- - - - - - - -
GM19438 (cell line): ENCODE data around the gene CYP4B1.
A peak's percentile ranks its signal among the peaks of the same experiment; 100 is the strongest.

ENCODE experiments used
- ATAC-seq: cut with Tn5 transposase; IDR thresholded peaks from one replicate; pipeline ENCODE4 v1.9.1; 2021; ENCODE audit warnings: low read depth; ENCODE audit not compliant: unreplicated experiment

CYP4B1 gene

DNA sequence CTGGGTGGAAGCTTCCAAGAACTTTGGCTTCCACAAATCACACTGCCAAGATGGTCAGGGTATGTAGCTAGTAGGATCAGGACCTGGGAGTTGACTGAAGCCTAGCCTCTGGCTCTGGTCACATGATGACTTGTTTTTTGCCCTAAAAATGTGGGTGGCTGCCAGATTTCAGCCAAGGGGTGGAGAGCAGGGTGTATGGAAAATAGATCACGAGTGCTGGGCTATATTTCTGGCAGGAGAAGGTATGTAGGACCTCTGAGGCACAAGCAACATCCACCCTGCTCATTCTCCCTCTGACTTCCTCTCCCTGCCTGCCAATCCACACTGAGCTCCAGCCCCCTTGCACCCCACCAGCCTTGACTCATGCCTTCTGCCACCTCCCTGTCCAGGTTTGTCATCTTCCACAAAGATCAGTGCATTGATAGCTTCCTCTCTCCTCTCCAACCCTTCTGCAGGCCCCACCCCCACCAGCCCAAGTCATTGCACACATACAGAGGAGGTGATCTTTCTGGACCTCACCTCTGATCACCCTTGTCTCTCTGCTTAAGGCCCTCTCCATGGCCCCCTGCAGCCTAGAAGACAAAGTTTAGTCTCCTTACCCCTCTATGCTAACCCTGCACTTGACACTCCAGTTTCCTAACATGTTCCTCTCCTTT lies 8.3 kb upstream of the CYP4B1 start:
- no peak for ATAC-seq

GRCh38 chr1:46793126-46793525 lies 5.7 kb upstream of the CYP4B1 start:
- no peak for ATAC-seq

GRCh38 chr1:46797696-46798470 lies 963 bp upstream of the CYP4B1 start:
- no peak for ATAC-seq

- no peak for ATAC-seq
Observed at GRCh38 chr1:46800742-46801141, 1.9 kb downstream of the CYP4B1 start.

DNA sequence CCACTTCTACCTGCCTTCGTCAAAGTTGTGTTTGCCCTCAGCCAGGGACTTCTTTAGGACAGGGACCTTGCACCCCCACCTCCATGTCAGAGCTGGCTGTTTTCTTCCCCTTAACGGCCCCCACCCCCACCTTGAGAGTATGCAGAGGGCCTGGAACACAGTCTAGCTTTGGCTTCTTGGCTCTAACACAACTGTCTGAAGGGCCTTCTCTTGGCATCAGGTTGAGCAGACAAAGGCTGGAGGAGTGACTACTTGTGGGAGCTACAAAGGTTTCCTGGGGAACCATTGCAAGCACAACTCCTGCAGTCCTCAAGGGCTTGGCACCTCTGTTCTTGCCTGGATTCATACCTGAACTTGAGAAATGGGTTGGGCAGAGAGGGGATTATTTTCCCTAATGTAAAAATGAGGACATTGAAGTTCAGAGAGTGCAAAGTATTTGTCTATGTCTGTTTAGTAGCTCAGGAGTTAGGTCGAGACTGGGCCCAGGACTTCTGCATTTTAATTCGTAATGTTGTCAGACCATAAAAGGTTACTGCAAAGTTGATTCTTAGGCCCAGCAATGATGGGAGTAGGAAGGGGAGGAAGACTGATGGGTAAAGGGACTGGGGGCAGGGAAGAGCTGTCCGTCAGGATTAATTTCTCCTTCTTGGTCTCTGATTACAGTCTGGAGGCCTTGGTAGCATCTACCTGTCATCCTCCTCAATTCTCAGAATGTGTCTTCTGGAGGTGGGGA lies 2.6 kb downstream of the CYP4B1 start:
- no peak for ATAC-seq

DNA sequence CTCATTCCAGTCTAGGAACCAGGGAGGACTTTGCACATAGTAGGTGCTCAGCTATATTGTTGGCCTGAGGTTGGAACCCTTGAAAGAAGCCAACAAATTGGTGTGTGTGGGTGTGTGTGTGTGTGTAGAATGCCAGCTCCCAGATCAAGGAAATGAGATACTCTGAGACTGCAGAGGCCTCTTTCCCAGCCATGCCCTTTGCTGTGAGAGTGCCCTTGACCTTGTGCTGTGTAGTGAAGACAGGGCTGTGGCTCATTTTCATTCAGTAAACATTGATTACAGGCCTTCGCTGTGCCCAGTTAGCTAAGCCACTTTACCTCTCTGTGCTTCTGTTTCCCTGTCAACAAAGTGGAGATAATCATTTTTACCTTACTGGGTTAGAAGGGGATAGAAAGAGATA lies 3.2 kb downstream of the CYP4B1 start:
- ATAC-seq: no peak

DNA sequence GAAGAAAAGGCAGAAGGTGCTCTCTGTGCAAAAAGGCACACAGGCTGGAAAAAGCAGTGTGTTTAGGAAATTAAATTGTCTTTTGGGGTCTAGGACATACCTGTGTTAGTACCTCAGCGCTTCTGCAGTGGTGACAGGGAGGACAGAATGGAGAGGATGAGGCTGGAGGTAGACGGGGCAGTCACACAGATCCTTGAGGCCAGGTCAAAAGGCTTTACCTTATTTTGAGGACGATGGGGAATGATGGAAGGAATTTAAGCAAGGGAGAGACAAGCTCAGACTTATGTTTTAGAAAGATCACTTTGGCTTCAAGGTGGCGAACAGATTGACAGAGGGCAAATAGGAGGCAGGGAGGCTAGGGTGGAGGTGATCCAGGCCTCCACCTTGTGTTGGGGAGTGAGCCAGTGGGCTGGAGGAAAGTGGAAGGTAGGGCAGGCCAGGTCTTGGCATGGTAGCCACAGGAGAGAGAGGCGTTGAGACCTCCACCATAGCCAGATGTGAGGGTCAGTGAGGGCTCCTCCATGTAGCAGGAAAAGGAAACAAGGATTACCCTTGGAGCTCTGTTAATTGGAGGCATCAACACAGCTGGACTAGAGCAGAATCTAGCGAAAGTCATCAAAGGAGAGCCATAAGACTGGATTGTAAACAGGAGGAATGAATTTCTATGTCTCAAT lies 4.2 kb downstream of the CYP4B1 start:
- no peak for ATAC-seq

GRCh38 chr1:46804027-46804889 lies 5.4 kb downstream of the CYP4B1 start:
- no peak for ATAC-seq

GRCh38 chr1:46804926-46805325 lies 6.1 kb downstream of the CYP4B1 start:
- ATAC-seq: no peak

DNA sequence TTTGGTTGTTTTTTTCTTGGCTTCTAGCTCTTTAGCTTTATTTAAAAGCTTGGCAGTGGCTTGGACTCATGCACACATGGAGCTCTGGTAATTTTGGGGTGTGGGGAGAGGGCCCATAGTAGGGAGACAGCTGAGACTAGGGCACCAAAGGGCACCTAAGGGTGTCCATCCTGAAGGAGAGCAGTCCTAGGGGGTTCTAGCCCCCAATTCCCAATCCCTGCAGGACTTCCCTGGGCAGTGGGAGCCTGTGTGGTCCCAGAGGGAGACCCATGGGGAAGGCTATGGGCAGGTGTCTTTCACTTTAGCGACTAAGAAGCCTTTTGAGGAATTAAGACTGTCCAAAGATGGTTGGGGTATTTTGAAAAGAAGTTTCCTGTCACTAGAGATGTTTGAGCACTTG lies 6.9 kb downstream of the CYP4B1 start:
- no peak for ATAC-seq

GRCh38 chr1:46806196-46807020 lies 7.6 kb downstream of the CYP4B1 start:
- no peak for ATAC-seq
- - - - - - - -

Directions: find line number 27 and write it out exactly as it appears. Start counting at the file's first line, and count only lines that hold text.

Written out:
- no peak for ATAC-seq